Pigeons favor industrial facilities for nesting because these locations suit their nesting and breeding needs. Most industrial facilities have flat roofs and exposed interior beams, ideal for pigeons to call home. Living there allows pigeons to breed without interruption, as getting rid of them is challenging.
The presence of many pigeons poses a health hazard to industrial facility employees. Their waste can block gutters, parapets, and hopper heads, leading to water damage or destroying fence planters by pooping. This fecal matter facilitates the growth of decay organisms. Ladders, scaffolds, and fire escapes might become coated in pigeon feces, becoming slippering when exposed to water. Pigeons often take flight, startling workers and leading to unnecessary workplace accidents. Here are ways to get rid of pigeons at industrial facilities:
A common method of getting rid of feral pigeons is using pigeon repellents. Pigeon populations have gotten out of control because they breed continuously in the favorable conditions large buildings provide. They will resist attempts to eliminate them, making repellents an attractive option.
Pigeon repellants include audio devices that emit sonic sounds the birds find annoying or frightening. These noises are not audible to the human ear. Audio repellents plug into a regular electrical socket. When choosing a model to purchase, building owners should look for devices that cover large areas or buy more than one to place strategically around the building.
Another repellent that works well is gel placed along metal rafters indoors. It makes surfaces slippery, rendering them impossible for pigeons to land on. However, the challenge with these repellents is they need regular monitoring and reapplication. They should also not be used on surfaces where workers will encounter them as this could cause an accident.
One of the most convenient ways to get rid of pigeons is not to give them anywhere to land, not even your beautiful garden. Once pigeons find a comfortable surface, they build a nest and breed. Pigeons will take the hint and find somewhere else to go if they do not have somewhere to land.
Landing prevention techniques include stainless steel spike strips placed across surfaces. The alternative is netting spanned across larger surfaces. It comes in different colors, with the opaque version being the least obvious. Both options are versatile and work on small, large, flat, or curved surfaces.
Building owners should ensure that all surfaces are covered when using spikes or nets. Even the slightest gap will encourage pigeons to continue nesting on them. They should also be inspected regularly for damages requiring immediate repairs or replacement. Installation at large buildings is best left to professionals to avoid accidents.
One of the most effective methods for getting a pigeon population under control is preventing them from breeding. Unlike pigeons in the wild, feral pigeons breed almost continuously. Each pair will have at least six broods consisting of two chicks annually. Once the pigeons from those broods start reproducing, the numbers become exponential.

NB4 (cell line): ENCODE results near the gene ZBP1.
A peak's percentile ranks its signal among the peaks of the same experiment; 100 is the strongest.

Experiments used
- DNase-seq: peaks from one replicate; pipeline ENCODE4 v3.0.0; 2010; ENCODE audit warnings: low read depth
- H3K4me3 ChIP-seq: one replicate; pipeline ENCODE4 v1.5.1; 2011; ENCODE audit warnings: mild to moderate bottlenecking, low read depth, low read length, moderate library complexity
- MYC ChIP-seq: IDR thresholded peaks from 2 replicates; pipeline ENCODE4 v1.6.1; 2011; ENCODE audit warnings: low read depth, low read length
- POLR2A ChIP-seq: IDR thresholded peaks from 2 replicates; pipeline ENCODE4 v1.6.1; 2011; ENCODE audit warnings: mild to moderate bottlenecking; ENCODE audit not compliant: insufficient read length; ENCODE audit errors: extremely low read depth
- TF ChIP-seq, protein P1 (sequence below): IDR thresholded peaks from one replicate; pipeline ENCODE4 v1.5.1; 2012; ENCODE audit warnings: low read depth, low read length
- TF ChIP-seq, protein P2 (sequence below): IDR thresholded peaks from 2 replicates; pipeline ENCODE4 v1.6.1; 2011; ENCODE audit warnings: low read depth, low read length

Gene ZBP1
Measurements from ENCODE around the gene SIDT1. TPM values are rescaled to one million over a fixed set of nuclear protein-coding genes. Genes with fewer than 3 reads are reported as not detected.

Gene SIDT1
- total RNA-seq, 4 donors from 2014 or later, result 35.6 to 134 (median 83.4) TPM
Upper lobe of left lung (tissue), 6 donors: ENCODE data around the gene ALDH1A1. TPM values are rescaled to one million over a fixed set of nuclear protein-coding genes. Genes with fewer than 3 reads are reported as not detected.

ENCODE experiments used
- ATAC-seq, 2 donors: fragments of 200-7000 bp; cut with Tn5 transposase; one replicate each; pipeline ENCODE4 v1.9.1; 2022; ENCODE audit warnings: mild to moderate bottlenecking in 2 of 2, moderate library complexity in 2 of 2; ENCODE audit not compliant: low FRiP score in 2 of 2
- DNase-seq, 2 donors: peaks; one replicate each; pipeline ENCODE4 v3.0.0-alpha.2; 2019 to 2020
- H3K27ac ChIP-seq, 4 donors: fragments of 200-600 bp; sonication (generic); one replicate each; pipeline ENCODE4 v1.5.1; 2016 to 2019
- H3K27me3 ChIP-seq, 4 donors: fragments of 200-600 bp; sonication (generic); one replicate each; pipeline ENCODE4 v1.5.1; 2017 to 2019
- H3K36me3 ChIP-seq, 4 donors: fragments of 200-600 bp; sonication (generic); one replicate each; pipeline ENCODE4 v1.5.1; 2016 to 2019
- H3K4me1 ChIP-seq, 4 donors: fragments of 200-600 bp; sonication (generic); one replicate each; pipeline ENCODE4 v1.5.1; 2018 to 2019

The feral pigeon’s breeding cycle can be disrupted using birth control bait. It allows pigeons to continue mating, but the female lays eggs that never hatch. It is introduced to the pigeons as part of a daily feeding routine. Pigeons are creatures of habit and will report to a location at a specific time if they know someone will feed them.
After introducing the bait into their feed incrementally, building owners will see a marked decline in their pigeon population. When used correctly, a population will reduce by up to 50% within the first year.
Pigeons are far more intelligent than people give them credit for. However, even they know when they have been defeated, and it is time to seek a new home. Returning to their roost to discover that their nest was destroyed is a way to accomplish this. It will take time before these wily birds give up. They are not diligent nest builders and will reconstruct a home after its destruction.
However, if having their homes removed becomes a frequent occurrence, they will seek accommodation elsewhere. Building owners who opt for nest destruction need to make it a regularly scheduled activity.
Anyone tasked with destroying nests should wear protective gear. Pigeon dander lines these nests and contains mites and other organisms harmful to humans.
Like most birds, pigeons do not like sudden movement and light refracted off shiny surfaces. Therefore, using pieces of aluminum or steel that catch the sunlight will unsettle pigeons, causing them to look elsewhere for a home.
Old CDs work well as visual deterrents when hung on strings to swing around in the breeze. It creates the perfect storm of movement and light for pigeons, frightening them away.
Pigeons have natural predators, such as owls, foxes, raccoons, and snakes. Industrial building owners who attract owls to their premises see a decline in pigeon numbers. The alternative is installing animatronic models of natural predators that mimic their movements and sound.